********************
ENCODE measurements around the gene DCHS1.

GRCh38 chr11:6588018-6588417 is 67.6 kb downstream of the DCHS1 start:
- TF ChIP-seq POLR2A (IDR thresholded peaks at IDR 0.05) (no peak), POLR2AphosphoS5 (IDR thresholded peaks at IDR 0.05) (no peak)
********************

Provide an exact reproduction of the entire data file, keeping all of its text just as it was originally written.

ENCODE measurements around the gene DCHS1.

GRCh38 chr11:6588018-6588417 is 67.6 kb downstream of the DCHS1 start:
- TF ChIP-seq POLR2A (IDR thresholded peaks at IDR 0.05) (no peak), POLR2AphosphoS5 (IDR thresholded peaks at IDR 0.05) (no peak)